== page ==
Feature: What is driving businesses to the cloud?
Consultant Grant Gevers discusses the key reasons behind why businesses need to look to the cloud for digital solutions.
What is driving enterprises to the cloud?
John F Kennedy once said, “Change is the law of life and those who look only to the past or present are certain to miss the future.” This is especially true for business IT, with many businesses that neglect newer technologies often facing internal process inefficiencies and competitive disadvantages.
Cloud computing is one of these technologies. It has gained traction with consumers in the past decade, but businesses are only now beginning to realise the impact adoption can have. But what are the key factors that are driving this realisation?
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For SMEs, the drivers often include a need for connectivity, the desire to improve operations and data flexibility.
It’s estimated that in 2020 there will be over five billion internet users, with over half of these accessing the internet through a smartphone or handheld device. The increased connectivity between devices because of platforms like the cloud means that we can bring the three silos of work, home and our social interests into one seamless experience.
Crucially, it also means that staff working out of office are able to remotely update a company’s systems. For example, a sales manager could update a cloud-based enterprise resource planning (ERP) or customer relationship management (CRM) software with new customer or supplier data. This ensures that information is kept up to date so there is a reduced risk of lost data.
Efficiency, or lack thereof, is an extremely common cloud driver for businesses. The Cloud Enterprise Report found that 71 per cent of businesses worldwide had employed the cloud to improve their employee efficiency. In fact, it’s recently been revealed that the government now also uses cloud services for the same reason and is used for tasks such as tax administration.
Improving IT agility and efficiency offers various other benefits including business growth. In 2015, more than half of the enterprises surveyed reported an increased growth since adopting cloud technologies.
This isn’t a complete surprise. The IDC predicts that in 2018, 70 per cent of a business’s total output will be held back because of out-dated business models and legacy technology.
This is because first-generation business applications operate as individual processing systems that do not exchange data or interact with any of the company’s other data systems. In today’s highly connected business world, this type of system prevents businesses from collecting accurate, real-time enterprise information that can be used to improve its operations.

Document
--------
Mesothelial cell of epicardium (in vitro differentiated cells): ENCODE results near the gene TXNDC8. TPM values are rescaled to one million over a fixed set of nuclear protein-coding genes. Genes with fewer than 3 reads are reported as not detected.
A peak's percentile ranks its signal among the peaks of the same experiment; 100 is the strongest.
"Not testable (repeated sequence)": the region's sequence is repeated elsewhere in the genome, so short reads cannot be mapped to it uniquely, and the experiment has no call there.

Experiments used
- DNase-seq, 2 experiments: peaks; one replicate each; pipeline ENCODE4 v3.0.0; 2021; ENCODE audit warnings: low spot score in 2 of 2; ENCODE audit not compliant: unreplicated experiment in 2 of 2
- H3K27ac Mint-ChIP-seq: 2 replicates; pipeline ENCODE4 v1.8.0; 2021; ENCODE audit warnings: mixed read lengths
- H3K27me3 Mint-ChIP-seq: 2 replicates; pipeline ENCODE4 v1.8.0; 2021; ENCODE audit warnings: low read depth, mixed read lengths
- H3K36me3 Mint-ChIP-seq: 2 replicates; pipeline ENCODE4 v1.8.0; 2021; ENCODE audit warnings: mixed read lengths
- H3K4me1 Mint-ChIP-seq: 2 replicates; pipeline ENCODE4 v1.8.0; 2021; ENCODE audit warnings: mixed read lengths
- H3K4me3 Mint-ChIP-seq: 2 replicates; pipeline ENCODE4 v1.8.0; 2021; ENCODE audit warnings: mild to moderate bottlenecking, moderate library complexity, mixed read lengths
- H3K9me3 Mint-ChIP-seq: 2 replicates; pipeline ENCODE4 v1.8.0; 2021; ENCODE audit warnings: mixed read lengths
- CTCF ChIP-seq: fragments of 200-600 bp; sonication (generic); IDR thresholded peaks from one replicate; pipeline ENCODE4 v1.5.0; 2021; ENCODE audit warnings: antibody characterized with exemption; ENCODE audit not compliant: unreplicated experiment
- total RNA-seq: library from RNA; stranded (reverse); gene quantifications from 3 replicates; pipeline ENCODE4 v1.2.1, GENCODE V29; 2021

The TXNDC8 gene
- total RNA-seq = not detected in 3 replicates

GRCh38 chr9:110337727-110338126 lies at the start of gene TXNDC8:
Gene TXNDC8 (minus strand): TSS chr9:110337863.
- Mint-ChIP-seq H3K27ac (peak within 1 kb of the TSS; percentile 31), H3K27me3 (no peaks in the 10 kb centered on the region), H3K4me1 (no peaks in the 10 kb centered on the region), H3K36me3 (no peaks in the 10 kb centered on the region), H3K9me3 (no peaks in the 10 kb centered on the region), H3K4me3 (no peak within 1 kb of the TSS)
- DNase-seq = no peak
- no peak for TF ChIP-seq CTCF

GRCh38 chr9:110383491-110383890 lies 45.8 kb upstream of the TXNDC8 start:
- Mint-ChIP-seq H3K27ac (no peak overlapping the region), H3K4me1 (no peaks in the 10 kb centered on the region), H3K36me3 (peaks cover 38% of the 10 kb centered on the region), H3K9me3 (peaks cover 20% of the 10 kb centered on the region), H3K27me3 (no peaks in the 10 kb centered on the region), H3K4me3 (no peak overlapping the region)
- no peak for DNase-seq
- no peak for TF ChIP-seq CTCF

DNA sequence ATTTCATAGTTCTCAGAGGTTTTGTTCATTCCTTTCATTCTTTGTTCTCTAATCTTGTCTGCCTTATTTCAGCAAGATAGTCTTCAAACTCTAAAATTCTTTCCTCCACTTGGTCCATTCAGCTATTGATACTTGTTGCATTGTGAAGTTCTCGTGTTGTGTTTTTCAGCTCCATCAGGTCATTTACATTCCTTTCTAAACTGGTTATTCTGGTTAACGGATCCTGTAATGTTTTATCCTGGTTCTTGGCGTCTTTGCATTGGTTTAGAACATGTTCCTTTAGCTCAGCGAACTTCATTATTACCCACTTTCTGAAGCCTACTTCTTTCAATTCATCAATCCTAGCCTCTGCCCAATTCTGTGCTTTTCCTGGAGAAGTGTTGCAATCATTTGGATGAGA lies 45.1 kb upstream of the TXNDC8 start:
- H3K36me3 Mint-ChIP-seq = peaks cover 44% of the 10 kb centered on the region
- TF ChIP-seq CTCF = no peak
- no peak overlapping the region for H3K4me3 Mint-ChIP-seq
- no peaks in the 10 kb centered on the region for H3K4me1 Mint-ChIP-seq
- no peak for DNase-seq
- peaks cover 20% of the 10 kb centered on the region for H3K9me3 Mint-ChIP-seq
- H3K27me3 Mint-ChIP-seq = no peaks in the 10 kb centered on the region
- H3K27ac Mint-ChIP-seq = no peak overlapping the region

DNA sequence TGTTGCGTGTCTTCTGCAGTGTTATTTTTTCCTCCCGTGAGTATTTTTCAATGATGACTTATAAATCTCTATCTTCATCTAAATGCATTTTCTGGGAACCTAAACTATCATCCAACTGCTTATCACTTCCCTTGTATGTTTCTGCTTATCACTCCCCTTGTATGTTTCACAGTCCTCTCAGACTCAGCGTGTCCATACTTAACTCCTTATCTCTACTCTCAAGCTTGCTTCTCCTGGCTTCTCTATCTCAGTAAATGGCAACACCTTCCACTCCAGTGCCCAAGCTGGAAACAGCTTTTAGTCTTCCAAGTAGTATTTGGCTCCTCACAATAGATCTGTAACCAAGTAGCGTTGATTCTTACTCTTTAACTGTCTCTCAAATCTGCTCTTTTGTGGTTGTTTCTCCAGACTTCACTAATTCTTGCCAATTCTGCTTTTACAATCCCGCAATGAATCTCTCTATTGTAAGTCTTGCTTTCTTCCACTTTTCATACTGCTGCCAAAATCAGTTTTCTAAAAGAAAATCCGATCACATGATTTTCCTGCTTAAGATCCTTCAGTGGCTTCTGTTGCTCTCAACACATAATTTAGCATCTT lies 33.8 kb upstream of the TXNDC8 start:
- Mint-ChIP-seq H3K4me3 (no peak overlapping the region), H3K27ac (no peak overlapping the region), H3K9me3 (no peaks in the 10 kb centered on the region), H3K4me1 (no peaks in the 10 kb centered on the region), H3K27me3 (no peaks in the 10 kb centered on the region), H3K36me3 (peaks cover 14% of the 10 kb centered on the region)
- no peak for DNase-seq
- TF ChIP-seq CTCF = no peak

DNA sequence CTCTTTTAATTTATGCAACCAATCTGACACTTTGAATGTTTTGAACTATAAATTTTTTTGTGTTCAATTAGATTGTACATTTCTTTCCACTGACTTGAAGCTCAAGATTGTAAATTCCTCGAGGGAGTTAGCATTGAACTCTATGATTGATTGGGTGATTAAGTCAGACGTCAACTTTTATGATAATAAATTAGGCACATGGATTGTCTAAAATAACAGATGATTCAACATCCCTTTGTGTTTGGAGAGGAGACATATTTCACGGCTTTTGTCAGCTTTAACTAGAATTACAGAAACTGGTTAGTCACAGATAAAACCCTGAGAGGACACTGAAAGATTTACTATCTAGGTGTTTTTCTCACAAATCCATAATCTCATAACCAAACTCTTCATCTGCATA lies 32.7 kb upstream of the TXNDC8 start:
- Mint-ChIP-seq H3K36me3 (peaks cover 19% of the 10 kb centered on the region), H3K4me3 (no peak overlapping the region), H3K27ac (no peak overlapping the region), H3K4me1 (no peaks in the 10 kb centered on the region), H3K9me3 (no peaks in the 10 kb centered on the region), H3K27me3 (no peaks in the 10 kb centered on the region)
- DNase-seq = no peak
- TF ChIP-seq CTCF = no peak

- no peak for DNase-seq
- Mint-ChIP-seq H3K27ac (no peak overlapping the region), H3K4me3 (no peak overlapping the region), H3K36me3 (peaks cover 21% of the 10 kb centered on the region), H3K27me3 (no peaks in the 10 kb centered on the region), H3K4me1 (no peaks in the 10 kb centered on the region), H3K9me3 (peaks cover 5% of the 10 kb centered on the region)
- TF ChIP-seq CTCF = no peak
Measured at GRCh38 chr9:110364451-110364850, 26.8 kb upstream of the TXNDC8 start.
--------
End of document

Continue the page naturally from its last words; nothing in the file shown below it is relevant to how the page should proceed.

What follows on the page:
Employing cloud-based software means businesses can provide a fully-hosted, managed service model that migrates all of a business’s critical data and applications to the cloud, which can then be delivered through a desktop session.
By choosing a third party to host key applications such as ERP and CRM systems, businesses can eliminate concerns over data backups and hardware failure and ensure flexibility. Businesses can also scale up and down their software depending on business needs, meaning that cloud-based software provides no technology constraints on growth.
Instead of resisting the shift to the cloud, businesses should look to the right supplier to guide them in choosing the right applications for their business model.
Automation of repetitive tasks leads to higher value work
Two-thirds of global office workers feel they are constantly doing the same tasks over and over again. That’s according to a new study (2021 Office Worker Survey) from automation software company UiPath.
Whether emailing, inputting data, or scheduling calls and meetings, the majority of those surveyed said they waste on average four and a half hours a week on time-consuming tasks that they think could be automated.
Not only is the undertaking of such repetitious and mundane tasks a waste of time for employees, and therefore for businesses, but it can also have a negative impact on employees’ motivation and productivity. And the research backs this up with more than half (58%) of those surveyed saying that undertaking such repetitive tasks doesn’t allow them to be as creative as they’d like to be.
“When repetitive, unrewarding tasks are handled by people, it takes time and this can cause delays and reduce both employee and customer satisfaction,” Gavin Mee, Managing Director of UiPath Northern Europe tells Business Chief. “Repetitive tasks can also be tedious, which often leads to stress and an increased likelihood to leave a job.”